Chinese Quince

Light Red Hybrid Flowering Quince

"Tart was she as quince,
Living in a fairy land,
Waiting for a Prince."

by Robert William Service


Chaenomeles x superba, or the Superba Series of hybrids, are crosses of the Chinese Flowering Quince (C. speciosa) with the Japanese Flowering Quince (C. japonica).

C. speciosa or Chinese Flowering Quince came to Japan in the 1500s & Japanese gardeners began crossbreeding it to their smaller alpine native. The Chinese species reached Europe as an ornamental in 1796, & C. japonica was being gardened in Europe by 1869. Through crosses of variants & select forms & of the two species, more than 500 varieties were developed in a century or so, nearly all of them developed for ornamental purposes, among which the Superba series is most popular.

Chinese QuinceHaving been developed for the pre-spring & early spring flowers, not all these shrubs fruit well. But there are also a few cultivars developed in northern Europe with fruit production in mind. Generally the market-variety quinces are trees of a different genus altogether, namely Cydonia oblonga. But species of Chaenomeles were formerly categorized as Cydonia, & their tart fruits are also edible.

The autumn fruits of are famously sour & inedible raw. I prepared myself for something nastier than a lemon & took a bite into one of these fruits only to spit it out very quickly. Yet when cooked & sweetened or mixed with sweeter fruits such as apples, it becomes fragrantly tasty. They're rich in vitamin C, dietary fibre & pectin, thus increasingly valued for juice, pulp & flavoring, & for the cooked fruit's sweet aroma halfway between apple & citrus. Its antioxidant flavinoids are second only to rosehips in concentration.

Flowering quinces are ordinarily quite thorny but thornless varieties are popular among gardeners who are not seeking a vicious protection hedge, or where building codes prohibit such thorny shrubs near street margins. Ours is almost entirely thornless so could go into the sun-garden by the street's sidewalk without threat to passersby.

It has dark-coral late-winter buds which open into gorgeous light-red or mid-red flowers, starting the last week of February & in full glory early in March. Flowers are hermaphroditic, though most shrubs also produce incompete flowers either entirely male or entirely female.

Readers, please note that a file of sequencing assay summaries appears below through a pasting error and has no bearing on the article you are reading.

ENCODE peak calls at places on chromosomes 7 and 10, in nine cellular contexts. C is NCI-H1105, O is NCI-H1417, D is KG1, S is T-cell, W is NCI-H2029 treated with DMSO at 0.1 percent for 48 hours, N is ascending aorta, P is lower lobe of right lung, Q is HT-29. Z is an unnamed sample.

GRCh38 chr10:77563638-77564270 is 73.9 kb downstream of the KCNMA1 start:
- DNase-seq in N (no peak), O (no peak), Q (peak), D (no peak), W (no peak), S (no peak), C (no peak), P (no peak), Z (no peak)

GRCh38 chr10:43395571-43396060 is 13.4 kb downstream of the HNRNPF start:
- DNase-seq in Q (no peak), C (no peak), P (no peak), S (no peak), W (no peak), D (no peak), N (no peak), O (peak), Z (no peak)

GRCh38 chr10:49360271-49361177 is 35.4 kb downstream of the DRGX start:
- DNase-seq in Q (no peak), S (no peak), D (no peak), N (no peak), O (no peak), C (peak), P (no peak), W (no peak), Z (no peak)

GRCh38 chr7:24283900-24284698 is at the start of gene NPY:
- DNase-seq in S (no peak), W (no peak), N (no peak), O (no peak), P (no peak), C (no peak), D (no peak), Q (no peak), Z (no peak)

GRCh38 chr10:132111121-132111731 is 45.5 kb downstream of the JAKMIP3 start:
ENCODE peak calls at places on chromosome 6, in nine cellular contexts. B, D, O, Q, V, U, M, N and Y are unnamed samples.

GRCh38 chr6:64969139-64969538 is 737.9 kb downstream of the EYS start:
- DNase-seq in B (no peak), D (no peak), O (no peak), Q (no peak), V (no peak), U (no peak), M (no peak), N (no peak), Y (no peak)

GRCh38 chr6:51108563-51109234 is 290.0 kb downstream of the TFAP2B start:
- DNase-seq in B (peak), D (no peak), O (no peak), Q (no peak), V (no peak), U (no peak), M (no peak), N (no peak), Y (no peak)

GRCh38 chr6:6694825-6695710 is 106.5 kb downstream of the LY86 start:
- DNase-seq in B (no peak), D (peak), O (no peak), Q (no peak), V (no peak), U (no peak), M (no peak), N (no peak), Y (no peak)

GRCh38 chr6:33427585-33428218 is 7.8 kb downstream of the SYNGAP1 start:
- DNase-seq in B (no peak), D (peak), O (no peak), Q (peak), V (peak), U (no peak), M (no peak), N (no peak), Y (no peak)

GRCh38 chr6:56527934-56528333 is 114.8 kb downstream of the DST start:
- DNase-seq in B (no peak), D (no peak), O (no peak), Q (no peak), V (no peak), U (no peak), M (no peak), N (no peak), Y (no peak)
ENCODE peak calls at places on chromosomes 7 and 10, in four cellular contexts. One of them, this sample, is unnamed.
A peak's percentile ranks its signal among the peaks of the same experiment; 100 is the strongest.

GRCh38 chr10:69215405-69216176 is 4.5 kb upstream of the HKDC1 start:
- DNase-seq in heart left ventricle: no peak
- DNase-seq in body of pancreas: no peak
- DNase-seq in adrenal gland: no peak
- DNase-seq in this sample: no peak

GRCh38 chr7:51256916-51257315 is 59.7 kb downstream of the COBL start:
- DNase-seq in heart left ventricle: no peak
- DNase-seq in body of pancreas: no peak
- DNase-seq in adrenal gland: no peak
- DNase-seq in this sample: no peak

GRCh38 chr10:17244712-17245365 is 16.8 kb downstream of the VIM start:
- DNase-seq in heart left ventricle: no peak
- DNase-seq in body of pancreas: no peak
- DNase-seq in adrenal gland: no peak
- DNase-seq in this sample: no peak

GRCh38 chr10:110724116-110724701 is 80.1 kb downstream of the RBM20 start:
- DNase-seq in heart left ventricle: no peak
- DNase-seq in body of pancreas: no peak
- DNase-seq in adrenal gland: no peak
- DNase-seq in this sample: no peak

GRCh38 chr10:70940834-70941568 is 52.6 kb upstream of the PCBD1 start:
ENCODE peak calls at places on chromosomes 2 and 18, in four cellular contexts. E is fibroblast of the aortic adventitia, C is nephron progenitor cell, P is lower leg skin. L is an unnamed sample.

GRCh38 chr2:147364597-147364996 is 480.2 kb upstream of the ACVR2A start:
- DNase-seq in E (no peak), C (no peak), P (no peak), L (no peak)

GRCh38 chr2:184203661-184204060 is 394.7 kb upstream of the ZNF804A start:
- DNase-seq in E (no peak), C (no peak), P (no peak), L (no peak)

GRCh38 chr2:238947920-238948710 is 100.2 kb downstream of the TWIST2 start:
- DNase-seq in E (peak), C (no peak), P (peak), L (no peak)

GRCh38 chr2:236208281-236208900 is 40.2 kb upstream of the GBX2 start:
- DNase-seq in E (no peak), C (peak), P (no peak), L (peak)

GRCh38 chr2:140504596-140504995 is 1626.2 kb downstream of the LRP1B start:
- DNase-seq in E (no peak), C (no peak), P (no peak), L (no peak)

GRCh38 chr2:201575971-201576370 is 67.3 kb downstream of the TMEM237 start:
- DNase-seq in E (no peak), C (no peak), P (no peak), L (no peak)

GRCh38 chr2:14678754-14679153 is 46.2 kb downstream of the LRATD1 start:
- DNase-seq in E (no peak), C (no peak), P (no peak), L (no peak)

Blooms resemble appleblossoms but pumped up in size & color. They occur on the twisty grey branches before new leaves appear. They are pollinated by bees &and other insects, & if it sets fruit, these will ripen by mid-autumn.

Slow growing, the ten-year height is four to six feet high & a little wider. But it can grow much larger over time. Vase shaped to rounded throughout its young years, eventually it will become a spreading shrub with many horizontal branches reaching outward from the upright limbs.

It is often taken as a truism that flowering quinces are beautiful in flower but have little ornamental value the rest of the year. I disagree with this standard assessment. If a quince is really allowed to take on its mature "reach" it becomes quite a stunning & wild-looking shrub perfect at the sunny edge of a woodland garden or as a specimen shrub for central focus. It is only plain or homely if hedged or pruned without artfulness.

If the direction of twisty branches undergoes training to preserve crooked rusticity, or if it is trained to a large enough espalier so that its bending arms spread out against a wall, it can be gorgeous just for its limb forms & turns. It has to be artfully pruned to reveal its best & most interestingly angled limbs. Because the limbs bend so wonderfully, flowering quinces are popular choices among bonsai practitioners.

But all too often it is just hacked back in a doomed attempt to force it to become something for a small or formal garden, & in that case it is true, it will have poor ornamental value except when flowering. Hacking the shrub back encourages too many interior branchings so that the shrub becomes increasingly a tight & chaotic tangle. But saving & training a few long branches that mature into veritable trunks preserves & encourages rewarding physical shape.

For a garden that cannot give large C. speciosa or largish C. x superba their full reach, a dwarf strain of C. japonica should be chosen instead, so as to avoid trying to hold back a shrub that wants to spread out. The bigger cultivars should at least be permitted to spread a few choice limbs to the fullest possible length, in whichever directions provide sufficient room & which are aesthetically appropriate.

With no pruning at all it will decline in flowering strength, as it blooms on newer wood which is encouraged by post-flower or mid-spring pruning. But when cutting out old wood to height bloom, always leave a set of old limbs with attractive form so that the shrub will not look butchered.

Though mid-spring is the best time to prune, shortly after it stops blooming, it can also be pruned in autumn. But it will have set its buds for the following year's flowers, so such poorly timed pruning will cause it to flower less the following spring.

It wants full sun to flower at its best, but will do pretty well in bright shade too. It is not picky about soil conditions, though excessive alkalinity will cause chlorisis, & organically rich acidic soil keeps it happiest. It can also be rather drought tolerant, though moderate watering in well draining soil will keep it prettier.

See also
Chaenomeles japonica 'Moned' or "Super Red"


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